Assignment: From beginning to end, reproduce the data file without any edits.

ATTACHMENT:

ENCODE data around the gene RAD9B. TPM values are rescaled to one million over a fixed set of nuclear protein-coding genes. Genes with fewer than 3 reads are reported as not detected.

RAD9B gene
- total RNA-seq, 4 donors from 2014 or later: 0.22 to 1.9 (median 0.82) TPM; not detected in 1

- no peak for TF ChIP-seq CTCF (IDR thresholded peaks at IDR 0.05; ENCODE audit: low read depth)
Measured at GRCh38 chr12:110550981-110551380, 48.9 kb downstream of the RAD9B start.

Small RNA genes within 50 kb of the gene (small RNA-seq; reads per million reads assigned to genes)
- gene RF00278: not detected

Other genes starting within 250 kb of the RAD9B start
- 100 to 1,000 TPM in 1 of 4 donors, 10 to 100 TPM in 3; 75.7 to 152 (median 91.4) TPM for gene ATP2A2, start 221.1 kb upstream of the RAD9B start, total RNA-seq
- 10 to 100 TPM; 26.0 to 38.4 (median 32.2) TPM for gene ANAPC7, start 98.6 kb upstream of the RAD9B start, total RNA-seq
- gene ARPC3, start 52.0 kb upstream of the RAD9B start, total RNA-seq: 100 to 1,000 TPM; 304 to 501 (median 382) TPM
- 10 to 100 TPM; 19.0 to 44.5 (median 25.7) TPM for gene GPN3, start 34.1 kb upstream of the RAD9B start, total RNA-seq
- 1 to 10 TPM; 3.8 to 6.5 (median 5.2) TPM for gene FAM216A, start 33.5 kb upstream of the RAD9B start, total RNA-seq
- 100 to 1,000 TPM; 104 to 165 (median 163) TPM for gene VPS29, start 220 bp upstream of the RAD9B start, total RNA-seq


ENCODE data around the gene RAD9B. TPM values are rescaled to one million over a fixed set of nuclear protein-coding genes. Genes with fewer than 3 reads are reported as not detected.

RAD9B gene
- total RNA-seq, 4 donors from 2014 or later: 0.22 to 1.9 (median 0.82) TPM; not detected in 1

- no peak for TF ChIP-seq CTCF (IDR thresholded peaks at IDR 0.05; ENCODE audit: low read depth)
Measured at GRCh38 chr12:110550981-110551380, 48.9 kb downstream of the RAD9B start.

Small RNA genes within 50 kb of the gene (small RNA-seq; reads per million reads assigned to genes)
- gene RF00278: not detected

Other genes starting within 250 kb of the RAD9B start
- 100 to 1,000 TPM in 1 of 4 donors, 10 to 100 TPM in 3; 75.7 to 152 (median 91.4) TPM for gene ATP2A2, start 221.1 kb upstream of the RAD9B start, total RNA-seq
- 10 to 100 TPM; 26.0 to 38.4 (median 32.2) TPM for gene ANAPC7, start 98.6 kb upstream of the RAD9B start, total RNA-seq
- gene ARPC3, start 52.0 kb upstream of the RAD9B start, total RNA-seq: 100 to 1,000 TPM; 304 to 501 (median 382) TPM
- 10 to 100 TPM; 19.0 to 44.5 (median 25.7) TPM for gene GPN3, start 34.1 kb upstream of the RAD9B start, total RNA-seq
- 1 to 10 TPM; 3.8 to 6.5 (median 5.2) TPM for gene FAM216A, start 33.5 kb upstream of the RAD9B start, total RNA-seq
- 100 to 1,000 TPM; 104 to 165 (median 163) TPM for gene VPS29, start 220 bp upstream of the RAD9B start, total RNA-seq